Sunday Sermon for January 27, 2019, the Third Sunday in Ordinary Time, Year C
Readings: Neh 8:2-4a, 5-6, 8-10; 1 Cor 12:12-30; Lk 1:1-4, 4:14-21
The Church is very clear in teaching us that every person is created equal. Sadly, many people have difficulty believing this teaching or, if it is believed in the mind, putting it into practice has proven to be a challenge. There are various reasons for this. Sometimes we look at the gifts we have been given by the Lord and we think people who are more intelligent are more equal, or people with more talent artistically or athletically are more equal. Perhaps we think people who have more money are more equal. Some people think their sex or the color of their skin makes them more equal than others who do not share these same qualities. These are all lies inspired by the vile creature to cause division and destroy souls.
It is true we are not all equal in ability, that is, some people are smarter or more talented than others. However, our equality is as human persons who all have equal dignity. To look down on another, for whatever reason, is to violate that person’s dignity as well as our own. If we regard a person to be less than ourselves, we lower ourselves to that same level because we are equal. It makes more sense to lift that person up in our minds, to recognize and uphold their dignity, so we see them as having the same dignity as ourselves. I must point out, this holds true even for people who violate their own dignity. We need to recognize their dignity and treat them with dignity even if they do not act according to their dignity.
Consider the readings today. First, we hear about the reading of the Book of Deuteronomy after the people of Israel returned from exile. No one had heard the words of the book because it was buried in the Temple by the priests before the Temple was destroyed and the people exiled to Babylon. It is important to note that the Word of God was read to everyone: men, women, and children. No distinction was made because the Word of God is intended for everyone without exception.
In the Gospel our Lord speaks to the people of Nazareth, telling them He is the fulfillment of Isaiah’s prophecy which states He will bring glad tidings to the poor, proclaim liberty to captives, recovery of sight to the blind, and let the oppressed go free. The poor, the captives the handicapped, and the oppressed are people who were often looked down upon, people whom others might have treated as less than themselves. The Gospel is certainly for those who are wealthy, of good health, or in positions of power, but our Lord makes it clear the Gospel is equally for those who are poor, lowly, and oppressed.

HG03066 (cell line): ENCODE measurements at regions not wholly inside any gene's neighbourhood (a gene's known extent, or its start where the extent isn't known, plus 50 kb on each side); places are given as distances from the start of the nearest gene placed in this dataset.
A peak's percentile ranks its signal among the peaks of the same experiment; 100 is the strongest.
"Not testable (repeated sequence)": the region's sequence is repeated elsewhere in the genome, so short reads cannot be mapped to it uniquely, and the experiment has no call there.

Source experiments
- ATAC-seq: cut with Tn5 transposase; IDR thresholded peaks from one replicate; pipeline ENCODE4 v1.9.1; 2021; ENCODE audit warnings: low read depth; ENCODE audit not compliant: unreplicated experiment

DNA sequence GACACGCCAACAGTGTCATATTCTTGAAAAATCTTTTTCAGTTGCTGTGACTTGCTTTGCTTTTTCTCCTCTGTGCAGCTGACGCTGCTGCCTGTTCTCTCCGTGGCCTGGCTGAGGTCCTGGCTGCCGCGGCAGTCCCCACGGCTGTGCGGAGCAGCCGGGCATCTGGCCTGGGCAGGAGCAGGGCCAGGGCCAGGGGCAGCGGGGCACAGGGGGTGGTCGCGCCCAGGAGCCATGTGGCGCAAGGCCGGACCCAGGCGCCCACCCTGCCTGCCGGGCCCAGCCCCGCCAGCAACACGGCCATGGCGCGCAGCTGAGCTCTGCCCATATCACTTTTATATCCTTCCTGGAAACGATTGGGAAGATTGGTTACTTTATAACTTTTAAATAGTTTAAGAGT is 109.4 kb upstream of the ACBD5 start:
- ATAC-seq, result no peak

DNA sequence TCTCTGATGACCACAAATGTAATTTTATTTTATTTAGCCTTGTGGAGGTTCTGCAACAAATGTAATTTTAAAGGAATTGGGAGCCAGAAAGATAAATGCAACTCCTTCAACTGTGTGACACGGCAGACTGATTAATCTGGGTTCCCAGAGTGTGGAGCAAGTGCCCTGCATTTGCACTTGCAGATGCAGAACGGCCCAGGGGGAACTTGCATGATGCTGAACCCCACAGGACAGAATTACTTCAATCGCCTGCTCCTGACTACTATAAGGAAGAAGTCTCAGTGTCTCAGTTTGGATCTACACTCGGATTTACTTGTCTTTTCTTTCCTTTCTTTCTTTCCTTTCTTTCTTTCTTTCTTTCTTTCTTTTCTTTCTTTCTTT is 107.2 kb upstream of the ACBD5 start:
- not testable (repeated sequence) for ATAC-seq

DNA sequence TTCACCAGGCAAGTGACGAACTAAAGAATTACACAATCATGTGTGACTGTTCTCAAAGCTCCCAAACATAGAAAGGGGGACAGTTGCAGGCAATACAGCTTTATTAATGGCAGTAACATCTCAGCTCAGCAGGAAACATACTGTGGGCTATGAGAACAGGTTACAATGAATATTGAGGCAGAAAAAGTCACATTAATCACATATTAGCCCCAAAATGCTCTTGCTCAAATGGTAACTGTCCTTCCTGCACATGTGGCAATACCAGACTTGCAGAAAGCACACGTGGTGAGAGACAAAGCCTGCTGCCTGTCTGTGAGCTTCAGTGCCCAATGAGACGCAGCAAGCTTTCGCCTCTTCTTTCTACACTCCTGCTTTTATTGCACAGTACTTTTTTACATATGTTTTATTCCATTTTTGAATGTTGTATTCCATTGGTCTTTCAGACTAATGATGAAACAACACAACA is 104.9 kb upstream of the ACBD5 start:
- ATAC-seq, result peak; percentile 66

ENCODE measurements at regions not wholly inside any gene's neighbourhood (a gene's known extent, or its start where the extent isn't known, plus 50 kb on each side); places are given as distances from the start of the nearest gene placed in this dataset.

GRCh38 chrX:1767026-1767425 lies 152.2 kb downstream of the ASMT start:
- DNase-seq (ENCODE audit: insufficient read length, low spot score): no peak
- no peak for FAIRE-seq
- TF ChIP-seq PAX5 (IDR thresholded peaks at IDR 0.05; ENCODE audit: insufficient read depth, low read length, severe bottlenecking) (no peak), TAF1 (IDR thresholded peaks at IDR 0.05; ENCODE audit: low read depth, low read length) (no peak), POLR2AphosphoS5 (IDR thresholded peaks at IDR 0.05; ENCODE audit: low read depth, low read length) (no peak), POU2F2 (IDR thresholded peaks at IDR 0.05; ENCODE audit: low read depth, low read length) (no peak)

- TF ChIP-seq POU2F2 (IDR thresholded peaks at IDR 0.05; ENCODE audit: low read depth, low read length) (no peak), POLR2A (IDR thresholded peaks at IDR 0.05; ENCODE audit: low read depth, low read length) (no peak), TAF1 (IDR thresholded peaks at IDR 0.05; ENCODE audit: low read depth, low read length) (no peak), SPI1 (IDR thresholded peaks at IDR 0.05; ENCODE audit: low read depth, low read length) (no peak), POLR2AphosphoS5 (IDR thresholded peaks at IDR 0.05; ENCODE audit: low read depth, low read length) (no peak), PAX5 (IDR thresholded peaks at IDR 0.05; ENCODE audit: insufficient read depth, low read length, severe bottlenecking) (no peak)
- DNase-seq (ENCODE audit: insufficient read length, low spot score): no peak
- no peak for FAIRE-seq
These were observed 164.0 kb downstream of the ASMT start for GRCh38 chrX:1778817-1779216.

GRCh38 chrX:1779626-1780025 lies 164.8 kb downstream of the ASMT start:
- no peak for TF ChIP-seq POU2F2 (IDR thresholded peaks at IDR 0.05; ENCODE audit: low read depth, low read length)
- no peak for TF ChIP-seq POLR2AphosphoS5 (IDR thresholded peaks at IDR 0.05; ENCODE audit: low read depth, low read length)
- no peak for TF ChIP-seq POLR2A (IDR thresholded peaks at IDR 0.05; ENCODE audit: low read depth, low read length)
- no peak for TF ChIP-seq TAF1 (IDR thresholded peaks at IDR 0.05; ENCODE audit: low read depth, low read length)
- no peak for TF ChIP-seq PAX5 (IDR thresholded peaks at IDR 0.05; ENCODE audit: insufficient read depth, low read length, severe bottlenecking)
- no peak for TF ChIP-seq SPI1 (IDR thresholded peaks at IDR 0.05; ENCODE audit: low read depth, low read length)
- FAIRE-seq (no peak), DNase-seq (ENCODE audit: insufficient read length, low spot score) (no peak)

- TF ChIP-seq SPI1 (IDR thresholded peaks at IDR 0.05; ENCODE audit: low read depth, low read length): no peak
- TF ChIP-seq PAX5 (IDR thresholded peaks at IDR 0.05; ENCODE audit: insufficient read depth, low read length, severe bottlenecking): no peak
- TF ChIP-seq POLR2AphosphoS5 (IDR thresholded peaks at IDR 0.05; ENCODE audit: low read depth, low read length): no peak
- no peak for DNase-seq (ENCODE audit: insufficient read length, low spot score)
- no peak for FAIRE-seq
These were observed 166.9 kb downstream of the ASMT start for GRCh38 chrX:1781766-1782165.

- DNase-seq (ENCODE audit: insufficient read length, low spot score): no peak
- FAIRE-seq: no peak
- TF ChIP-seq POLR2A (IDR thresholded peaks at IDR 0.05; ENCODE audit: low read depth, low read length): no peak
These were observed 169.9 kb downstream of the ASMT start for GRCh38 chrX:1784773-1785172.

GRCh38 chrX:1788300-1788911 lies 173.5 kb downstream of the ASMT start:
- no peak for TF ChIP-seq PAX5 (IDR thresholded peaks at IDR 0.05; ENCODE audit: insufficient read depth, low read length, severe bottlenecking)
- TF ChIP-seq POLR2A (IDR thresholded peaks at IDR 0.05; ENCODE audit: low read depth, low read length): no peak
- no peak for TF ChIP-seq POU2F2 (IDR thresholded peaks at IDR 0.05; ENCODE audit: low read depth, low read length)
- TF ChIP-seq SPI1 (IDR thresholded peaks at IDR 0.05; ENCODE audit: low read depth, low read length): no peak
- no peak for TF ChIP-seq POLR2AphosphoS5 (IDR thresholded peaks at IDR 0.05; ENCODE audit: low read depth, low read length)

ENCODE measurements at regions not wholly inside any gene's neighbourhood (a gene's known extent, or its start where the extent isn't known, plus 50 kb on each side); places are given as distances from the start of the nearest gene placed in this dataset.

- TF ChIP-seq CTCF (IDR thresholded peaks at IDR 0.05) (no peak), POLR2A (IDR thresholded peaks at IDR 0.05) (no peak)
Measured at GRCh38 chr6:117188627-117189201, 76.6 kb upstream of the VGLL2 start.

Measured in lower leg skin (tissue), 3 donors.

St. Paul makes the same points, but with even greater clarity. He reminds us that in baptism we all became members of one Body, that is, the Mystical Body of Christ. Although the body is made up of many members, together all the members make up one body. Now, one might suggest the brain or the heart is the most important member in our body. The appendix, on the other hand, is relatively unimportant. However, if one suffers from appendicitis, the health of the whole body is threatened. In the ancient world, appendicitis would result in death, even if the heart and the brain were healthy. An infection in a minor part of the body can cause death.
St. Paul makes clear there are no distinctions regarding dignity in the Mystical Body: there is no Jew or Greek, slaves or free persons. Elsewhere he also mentions there is no male or female. All are one in Christ. At the same time, distinctions do exist in the body based on what a person is called to do. Some are called to be prophets, apostles, teachers, workers of mighty deeds, gifts of healing, assistance, administration, and varieties of tongues. Of course, many other tasks exist within the body. However, as mentioned above, one’s call or ability does not increase or decrease one’s dignity. As members of the Body of Christ, we share the same dignity and have been given to drink of the same Spirit.
If someone recognizes the greatness of their call or ability, that person should heed St. Paul’s teaching: “the parts of the body that seem to be weaker are all the more necessary, and those parts of the body that we consider less honorable we surround with greater honor, and our less presentable parts are treated with greater propriety.” In a society wounded by much division, only true charity based on our unity in Christ will bring the mutual respect our equal dignity as human persons demands and bring healing to the Body of Christ.
Fr. Altier’s column appears regularly in The Wanderer, a national Catholic weekly published in St. Paul, Minn. For information about subscribing to The Wanderer, please visit www.thewandererpress.com.